Five proposed names for the new road connecting County Club Road with Mt. Hood Avenue were presented to council including: Hood River Avneue, Tsuruta Avenue, Cherry Blossom Avenue, Wine Country Avenue and Winery Discovery Avenue.
After short deliberation, the council chose Wine Country Avenue. The new road is part of the realignment project at the intersection of Cascade Avenue and Country Club Road near I-84 at exit 64.
On the newly emerging “hot topic” issue of whether to annex the properties on Westcliff Drive (including Columbia Gorge Hotel and the Vagabond Motel) into city corporation boundary lines, the public record was opened but no testimony was taken.
The planning commission has yet to provide a recommendation to city council on the Vagabond Hotel’s proposed expansion, which would necessitate access to city sewers. The annexation will affect taxation rates for both hotels as well as the flow of transient room tax dollars away from county coffers into those of the city.
Columbia Gorge Hotel owners argue that increased tax rates would threaten their business. City Council hopes to bring the issue forward on May 29 after receipt of a decision from the planning commission.
An access road ownership/easement issue tied to the proposed hotel and commercial building project at Nichols boat basin, brought a five-point legal objection from Friends of the Hood River Waterfront, submitted by Hood River resident Linda Maddox on behalf of the nonprofit.
Staff received the legal arguments at the meeting precluding time for research and response. City Planner Cindy Walbridge and City Attorney Dan Kearns requested that the public record be left open on the proposal for the city to “vacate” their easement tied to the access road, until they could review the objects and prepare a response. The tentative date for re-examination of the topic was set for May 13.
The council work session and consent agenda produced accepted contracts for city janitorial services, awarded to Mid-Columbia Janitorial, and the May Street Sewer Extension project, awarded to Crestline Construction, for $83,270.
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Parkdale third graders sing "12 Disaster Days of Christmas"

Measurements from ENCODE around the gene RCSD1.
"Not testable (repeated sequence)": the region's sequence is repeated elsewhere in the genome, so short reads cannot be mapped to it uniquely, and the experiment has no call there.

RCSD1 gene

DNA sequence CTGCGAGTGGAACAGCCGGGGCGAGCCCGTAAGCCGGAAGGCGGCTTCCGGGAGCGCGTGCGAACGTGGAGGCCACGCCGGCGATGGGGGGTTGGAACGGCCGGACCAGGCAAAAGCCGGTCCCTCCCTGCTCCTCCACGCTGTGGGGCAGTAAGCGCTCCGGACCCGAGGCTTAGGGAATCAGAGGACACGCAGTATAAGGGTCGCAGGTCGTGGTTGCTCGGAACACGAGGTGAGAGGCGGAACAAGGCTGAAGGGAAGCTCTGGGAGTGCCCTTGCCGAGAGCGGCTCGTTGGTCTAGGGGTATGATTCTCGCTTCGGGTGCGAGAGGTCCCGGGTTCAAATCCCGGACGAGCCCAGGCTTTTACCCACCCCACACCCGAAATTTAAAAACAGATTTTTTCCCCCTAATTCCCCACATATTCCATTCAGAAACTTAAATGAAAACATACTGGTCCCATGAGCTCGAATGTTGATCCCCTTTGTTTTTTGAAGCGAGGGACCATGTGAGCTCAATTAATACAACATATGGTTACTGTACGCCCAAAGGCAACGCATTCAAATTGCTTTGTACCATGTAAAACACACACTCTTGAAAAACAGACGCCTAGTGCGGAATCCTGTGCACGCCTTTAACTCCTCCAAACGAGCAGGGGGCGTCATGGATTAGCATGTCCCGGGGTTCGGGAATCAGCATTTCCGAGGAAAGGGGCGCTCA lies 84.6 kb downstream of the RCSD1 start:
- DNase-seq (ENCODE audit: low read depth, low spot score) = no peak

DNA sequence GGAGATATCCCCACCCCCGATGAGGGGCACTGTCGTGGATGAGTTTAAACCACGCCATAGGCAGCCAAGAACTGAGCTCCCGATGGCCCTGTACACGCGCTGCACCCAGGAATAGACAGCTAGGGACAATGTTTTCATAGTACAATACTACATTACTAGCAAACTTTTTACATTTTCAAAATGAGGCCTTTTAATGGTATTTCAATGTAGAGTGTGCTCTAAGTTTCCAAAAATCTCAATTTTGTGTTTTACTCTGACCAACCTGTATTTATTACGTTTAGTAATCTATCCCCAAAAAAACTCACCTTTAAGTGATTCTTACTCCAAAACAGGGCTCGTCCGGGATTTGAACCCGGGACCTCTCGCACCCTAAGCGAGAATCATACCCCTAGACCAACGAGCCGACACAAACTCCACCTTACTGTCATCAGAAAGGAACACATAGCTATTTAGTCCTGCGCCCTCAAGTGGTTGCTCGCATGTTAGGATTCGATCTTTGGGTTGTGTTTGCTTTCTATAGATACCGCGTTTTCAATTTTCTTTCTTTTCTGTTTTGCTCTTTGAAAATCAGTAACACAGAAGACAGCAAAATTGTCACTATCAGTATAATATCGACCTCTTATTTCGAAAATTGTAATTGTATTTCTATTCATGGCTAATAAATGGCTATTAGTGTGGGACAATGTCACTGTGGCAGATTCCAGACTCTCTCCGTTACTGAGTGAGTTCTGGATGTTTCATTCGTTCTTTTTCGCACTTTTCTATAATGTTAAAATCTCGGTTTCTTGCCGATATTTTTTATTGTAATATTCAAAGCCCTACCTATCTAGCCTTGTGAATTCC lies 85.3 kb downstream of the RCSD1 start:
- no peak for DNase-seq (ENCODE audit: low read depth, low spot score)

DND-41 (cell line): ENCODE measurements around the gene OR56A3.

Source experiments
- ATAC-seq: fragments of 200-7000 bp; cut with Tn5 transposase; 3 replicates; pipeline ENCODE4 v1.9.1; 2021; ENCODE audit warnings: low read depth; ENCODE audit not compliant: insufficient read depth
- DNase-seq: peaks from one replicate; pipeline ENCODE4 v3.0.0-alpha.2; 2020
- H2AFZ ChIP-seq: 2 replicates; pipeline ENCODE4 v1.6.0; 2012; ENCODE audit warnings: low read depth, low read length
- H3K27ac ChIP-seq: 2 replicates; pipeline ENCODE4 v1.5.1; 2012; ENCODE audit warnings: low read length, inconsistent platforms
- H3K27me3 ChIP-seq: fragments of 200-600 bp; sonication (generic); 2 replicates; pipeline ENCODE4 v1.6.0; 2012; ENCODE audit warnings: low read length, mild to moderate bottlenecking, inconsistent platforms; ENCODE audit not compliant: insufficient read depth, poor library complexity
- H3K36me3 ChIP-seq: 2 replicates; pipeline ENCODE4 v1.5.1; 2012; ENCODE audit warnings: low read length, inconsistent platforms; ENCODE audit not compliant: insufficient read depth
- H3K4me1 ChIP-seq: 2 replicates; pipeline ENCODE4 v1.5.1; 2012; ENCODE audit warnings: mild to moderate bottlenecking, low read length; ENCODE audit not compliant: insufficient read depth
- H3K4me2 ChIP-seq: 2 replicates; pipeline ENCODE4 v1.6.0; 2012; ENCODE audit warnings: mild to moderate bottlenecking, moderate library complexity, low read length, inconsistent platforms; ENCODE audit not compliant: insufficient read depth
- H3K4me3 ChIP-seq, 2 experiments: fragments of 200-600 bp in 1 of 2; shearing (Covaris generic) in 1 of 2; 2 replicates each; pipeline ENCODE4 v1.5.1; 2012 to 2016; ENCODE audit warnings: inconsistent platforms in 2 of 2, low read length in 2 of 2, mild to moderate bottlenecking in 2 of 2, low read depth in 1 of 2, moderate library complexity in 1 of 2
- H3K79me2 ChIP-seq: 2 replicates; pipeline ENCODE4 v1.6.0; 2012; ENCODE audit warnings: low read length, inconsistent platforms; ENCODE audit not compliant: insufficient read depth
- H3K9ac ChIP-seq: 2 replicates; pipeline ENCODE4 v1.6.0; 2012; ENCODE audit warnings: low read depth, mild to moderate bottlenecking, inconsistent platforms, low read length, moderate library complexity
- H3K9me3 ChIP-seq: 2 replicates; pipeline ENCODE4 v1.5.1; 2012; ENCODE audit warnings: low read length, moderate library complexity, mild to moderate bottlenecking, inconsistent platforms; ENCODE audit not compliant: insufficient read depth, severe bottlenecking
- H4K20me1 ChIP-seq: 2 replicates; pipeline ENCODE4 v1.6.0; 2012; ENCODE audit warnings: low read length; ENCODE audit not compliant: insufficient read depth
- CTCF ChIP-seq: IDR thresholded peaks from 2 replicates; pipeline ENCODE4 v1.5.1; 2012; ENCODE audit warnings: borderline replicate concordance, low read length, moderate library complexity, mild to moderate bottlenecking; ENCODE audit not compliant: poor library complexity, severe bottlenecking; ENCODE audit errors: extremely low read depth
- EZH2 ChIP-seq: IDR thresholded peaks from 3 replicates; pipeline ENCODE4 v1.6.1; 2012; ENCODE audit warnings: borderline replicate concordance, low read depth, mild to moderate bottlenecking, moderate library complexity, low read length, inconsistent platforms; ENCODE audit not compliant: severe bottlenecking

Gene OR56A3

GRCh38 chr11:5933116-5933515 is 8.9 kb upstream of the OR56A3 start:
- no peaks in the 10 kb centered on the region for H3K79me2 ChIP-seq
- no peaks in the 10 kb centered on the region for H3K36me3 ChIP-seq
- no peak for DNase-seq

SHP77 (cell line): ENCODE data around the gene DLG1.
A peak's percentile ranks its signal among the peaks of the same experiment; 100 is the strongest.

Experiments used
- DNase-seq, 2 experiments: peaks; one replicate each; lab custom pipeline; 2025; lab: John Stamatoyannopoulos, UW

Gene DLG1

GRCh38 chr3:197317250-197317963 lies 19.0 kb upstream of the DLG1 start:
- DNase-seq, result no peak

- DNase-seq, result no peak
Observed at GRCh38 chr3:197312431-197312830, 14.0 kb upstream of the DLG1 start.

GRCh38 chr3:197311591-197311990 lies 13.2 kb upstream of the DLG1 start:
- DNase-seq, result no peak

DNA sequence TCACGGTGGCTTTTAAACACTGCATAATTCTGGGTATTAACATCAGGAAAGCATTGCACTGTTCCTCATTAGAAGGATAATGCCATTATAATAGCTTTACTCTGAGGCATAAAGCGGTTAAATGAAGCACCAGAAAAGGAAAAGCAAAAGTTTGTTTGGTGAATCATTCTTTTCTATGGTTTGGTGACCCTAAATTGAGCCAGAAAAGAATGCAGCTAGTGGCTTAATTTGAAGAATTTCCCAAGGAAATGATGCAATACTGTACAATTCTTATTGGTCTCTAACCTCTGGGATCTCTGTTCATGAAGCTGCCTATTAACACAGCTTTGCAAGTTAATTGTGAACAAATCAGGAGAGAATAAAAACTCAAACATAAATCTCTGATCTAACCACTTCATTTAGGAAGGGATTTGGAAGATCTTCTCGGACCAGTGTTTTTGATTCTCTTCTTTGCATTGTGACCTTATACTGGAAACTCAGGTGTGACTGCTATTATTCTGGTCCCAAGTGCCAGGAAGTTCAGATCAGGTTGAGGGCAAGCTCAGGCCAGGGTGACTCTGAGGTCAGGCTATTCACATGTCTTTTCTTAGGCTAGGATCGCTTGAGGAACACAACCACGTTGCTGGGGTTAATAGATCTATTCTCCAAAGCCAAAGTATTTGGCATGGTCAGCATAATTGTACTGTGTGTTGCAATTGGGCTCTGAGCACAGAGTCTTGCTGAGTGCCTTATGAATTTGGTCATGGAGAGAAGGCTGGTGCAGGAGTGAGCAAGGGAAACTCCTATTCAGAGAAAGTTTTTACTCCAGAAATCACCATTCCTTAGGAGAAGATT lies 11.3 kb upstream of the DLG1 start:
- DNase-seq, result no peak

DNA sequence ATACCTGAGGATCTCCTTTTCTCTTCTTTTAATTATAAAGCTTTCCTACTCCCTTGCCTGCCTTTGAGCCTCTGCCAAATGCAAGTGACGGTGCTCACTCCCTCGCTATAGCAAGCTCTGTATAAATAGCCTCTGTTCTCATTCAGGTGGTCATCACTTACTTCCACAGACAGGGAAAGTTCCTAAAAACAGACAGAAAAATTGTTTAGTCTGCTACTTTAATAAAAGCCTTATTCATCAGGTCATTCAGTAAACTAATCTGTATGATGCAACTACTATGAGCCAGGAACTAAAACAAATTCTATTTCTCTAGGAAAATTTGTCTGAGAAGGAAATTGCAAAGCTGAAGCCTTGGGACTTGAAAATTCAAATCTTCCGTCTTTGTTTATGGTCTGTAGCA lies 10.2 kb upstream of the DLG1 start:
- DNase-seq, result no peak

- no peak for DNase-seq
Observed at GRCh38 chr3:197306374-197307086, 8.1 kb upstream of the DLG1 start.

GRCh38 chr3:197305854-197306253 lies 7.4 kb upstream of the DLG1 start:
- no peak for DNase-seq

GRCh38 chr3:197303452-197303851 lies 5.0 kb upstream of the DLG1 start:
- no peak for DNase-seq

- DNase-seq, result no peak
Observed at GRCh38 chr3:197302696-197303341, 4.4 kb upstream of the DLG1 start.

Welcome to your sing-able Christmas gift list. What follows is an emergency rendition of “12 Days of Christmas” – for outfitting your home or car in case of snow storm, earthquake, flood or other emergency. Read it as a simple list, or sing it to the tune of “12 Days” – you know, as in “ … and a partridge in a pear tree…” Not to make light of it, but the song is a familiar framework for a set of gift ideas that you could consider gathering together, even if the recipient already owns items such as a bunch of coats, tire chains and flashlights. Stores throughout the Gorge are stocked up on all these items. Buying all 12 days might be prohibitive, but here are three ideas for checking any of the dozen off your list (notations follow, 1-12.) The gift items needed to stay warm, dry and safe are also coded to suggest items in your abode (A) in your car (C) or both (B). 12 Gallons of Water (A) 11 Family meals (B) 10 Cans of propane (A) 9 Hygiene bags (B) 8 Packs of batteries (A) 7 Spare coats (B) 6 Bright red flares (C) 5 Cozy blankets (B) 4 Tire chains (C) 3 Flashlights (B) 2 cell phone chargers (B) 1 And a crush-proof first aid kit (B) Price ranges? Here’s a few quotes for days Three, Two, Four and Nine: n A family gift of flashlights (three will run $15-30, Hood River Supply, Tum-A-Lum) n Cell phone chargers (two will run $30-60) n Tire chains (basic set, $30, Les Schwab, returnable if unused for the winter) n Family meals ($100 or so should cover the basics for three or four reasonably well-fed days) n The home kit should be kept in a handy place near an exit, and remember that water needs to be replenished every few months. If you have a solid first aid kit already, switch out the gift idea with “and-a-sto-o-u-t- tub-for it-all …” Otherwise, it’s a case of assembling your home or car kits and making sure all members of the family know what the resources are and how to use them (ie flares and propane). Emergency situations are at worst life-threatening, at best deeply uncomfortable if you and your family are left without power for an extended period, or traveling and find yourself in a situation where you need to wait out a storm, lengthy traffic delay, or other crisis. Notes on the 12 gift ideas: 12 – Gallons of water: that’s one per person in a four-member family to last for three days, the recommended minimum to be prepared for utility outages. 11 – Easy-open packaged goods, energy bars, dried food and nuts are good things to include for nutrition. Think of what your family of four needs for three days to stay fortified and hydrated (see number 12). Can-opener also recommended 10 – If you have a propane camping stove, keep extra fuel handy. 9 – Hygiene bags: put packaged moistened towelettes, toilet paper, and plastic ties in large garbage bags (for personal sanitation) Resource list courtesy of Hood River County Emergency Management, Barbara Ayers, manager/ 541-386-1213. The county also reminds residents to Get a Kit, Make A Plan to connect your family if separated, and Stay Informed. See www.co.hood-river.or.us to opt-in for citizen alerts. Enlarge